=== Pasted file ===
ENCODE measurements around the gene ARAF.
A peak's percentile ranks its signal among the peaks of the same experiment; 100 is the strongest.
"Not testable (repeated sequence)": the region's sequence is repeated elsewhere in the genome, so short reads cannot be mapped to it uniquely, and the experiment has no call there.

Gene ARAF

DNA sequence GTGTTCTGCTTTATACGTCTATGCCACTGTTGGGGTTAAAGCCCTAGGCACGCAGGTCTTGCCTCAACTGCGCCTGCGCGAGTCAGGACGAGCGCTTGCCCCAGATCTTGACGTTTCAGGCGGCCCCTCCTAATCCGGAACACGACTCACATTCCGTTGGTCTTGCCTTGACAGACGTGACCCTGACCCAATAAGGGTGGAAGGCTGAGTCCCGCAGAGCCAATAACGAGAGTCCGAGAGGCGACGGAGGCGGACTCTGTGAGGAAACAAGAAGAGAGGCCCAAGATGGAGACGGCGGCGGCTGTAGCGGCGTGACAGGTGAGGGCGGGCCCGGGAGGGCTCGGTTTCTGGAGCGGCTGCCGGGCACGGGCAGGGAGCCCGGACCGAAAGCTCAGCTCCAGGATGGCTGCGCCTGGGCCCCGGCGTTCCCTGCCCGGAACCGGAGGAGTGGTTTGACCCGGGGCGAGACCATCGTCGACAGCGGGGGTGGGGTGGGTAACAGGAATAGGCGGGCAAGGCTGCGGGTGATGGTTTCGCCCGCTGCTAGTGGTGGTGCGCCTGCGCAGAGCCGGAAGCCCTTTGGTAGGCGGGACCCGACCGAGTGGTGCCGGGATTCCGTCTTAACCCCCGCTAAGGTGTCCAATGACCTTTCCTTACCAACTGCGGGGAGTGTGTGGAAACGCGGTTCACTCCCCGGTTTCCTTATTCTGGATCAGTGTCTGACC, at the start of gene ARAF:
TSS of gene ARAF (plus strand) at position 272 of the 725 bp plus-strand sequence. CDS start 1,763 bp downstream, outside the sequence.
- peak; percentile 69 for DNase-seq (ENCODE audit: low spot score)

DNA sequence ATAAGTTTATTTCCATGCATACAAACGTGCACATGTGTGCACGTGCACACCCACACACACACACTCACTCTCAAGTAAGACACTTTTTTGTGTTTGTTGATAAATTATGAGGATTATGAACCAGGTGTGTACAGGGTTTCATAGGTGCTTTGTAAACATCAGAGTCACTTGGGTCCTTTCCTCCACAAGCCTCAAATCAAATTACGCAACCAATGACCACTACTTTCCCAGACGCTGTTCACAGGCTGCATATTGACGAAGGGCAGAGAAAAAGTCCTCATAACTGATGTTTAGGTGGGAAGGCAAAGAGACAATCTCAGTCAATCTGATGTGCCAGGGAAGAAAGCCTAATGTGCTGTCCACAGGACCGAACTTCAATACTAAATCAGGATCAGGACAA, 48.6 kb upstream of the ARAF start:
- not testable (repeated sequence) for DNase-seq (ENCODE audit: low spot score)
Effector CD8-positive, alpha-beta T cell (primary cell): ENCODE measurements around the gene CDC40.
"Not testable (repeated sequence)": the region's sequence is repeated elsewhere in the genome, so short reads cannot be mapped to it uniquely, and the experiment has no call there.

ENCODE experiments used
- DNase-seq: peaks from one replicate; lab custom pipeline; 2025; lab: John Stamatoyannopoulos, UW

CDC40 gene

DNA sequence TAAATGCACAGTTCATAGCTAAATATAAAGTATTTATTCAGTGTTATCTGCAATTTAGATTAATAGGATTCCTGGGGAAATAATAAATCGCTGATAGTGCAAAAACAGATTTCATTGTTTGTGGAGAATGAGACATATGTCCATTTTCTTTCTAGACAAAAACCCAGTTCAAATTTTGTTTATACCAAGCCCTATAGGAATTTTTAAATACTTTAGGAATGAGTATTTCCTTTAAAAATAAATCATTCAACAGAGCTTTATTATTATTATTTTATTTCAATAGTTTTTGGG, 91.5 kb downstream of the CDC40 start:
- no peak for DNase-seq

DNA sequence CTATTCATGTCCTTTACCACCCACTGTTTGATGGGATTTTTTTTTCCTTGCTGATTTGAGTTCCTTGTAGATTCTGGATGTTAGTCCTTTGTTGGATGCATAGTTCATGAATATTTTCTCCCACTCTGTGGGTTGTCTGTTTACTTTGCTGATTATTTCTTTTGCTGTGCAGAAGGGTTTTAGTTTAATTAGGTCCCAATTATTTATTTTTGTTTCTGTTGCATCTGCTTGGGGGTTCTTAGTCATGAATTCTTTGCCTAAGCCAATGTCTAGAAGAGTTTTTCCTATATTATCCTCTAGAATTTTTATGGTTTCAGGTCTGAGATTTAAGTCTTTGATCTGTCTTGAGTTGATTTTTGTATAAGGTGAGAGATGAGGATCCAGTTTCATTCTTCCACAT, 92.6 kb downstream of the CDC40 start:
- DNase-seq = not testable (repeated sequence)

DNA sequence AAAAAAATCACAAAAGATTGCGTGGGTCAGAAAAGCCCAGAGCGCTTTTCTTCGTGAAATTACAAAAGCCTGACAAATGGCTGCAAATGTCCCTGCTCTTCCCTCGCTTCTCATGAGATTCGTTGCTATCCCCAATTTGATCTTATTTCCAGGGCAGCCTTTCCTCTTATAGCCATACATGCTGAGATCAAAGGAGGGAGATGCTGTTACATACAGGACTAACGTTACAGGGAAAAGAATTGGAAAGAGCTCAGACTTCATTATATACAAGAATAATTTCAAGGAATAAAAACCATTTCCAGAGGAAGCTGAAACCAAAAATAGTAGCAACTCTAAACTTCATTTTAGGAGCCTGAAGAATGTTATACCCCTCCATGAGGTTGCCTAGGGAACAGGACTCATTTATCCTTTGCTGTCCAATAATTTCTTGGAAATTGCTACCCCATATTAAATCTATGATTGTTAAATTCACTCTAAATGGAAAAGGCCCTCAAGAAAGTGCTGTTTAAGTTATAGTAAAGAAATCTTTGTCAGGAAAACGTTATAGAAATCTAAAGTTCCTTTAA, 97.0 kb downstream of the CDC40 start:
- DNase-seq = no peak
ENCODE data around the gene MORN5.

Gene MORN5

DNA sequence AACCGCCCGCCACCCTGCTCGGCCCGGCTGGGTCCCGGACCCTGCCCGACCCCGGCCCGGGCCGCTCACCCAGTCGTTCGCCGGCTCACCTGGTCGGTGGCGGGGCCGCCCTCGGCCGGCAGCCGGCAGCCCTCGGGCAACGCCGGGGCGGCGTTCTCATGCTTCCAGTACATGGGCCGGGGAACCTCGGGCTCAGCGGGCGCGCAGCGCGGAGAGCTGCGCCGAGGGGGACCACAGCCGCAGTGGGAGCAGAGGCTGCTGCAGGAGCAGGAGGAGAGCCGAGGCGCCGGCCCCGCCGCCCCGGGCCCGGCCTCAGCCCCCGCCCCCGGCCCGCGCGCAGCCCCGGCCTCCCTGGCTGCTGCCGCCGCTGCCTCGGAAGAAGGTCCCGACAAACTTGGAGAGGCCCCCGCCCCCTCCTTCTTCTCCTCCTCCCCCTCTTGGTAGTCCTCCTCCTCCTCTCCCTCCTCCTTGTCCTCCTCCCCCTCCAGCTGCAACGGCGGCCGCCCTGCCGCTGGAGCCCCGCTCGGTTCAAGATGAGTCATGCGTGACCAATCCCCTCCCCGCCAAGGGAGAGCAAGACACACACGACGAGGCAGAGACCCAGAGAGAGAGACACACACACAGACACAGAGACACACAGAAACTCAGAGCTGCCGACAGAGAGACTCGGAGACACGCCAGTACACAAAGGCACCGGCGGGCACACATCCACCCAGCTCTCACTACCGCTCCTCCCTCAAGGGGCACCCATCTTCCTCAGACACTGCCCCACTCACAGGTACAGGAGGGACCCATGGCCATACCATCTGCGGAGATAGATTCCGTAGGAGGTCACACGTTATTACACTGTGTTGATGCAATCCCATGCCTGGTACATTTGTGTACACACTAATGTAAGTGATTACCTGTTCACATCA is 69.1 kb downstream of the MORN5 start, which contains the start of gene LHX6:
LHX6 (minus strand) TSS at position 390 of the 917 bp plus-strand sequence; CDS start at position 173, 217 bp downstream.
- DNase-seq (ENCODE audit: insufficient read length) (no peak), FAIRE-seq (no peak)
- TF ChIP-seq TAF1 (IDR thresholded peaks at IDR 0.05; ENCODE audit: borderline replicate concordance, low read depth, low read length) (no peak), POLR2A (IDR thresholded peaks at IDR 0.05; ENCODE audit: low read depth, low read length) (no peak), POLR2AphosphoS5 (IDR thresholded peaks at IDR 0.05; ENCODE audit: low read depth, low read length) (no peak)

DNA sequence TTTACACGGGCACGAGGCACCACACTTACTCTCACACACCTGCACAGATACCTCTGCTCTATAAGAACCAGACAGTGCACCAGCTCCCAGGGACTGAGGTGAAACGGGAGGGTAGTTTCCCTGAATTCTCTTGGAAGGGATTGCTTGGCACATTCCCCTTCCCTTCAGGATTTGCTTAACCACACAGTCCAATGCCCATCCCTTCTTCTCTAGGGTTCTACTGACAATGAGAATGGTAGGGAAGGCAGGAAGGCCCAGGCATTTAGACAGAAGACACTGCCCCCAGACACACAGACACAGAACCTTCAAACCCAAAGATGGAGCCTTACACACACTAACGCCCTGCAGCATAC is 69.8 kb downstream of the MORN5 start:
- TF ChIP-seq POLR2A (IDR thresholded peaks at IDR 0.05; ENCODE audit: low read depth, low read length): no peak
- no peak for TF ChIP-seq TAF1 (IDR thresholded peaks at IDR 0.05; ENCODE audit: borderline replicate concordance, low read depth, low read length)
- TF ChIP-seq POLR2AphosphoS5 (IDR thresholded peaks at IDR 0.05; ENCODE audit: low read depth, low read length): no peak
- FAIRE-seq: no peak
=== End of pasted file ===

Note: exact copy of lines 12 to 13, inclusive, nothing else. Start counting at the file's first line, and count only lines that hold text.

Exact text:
ENCODE experiments used
- DNase-seq: peaks from one replicate; lab custom pipeline; 2025; lab: John Stamatoyannopoulos, UW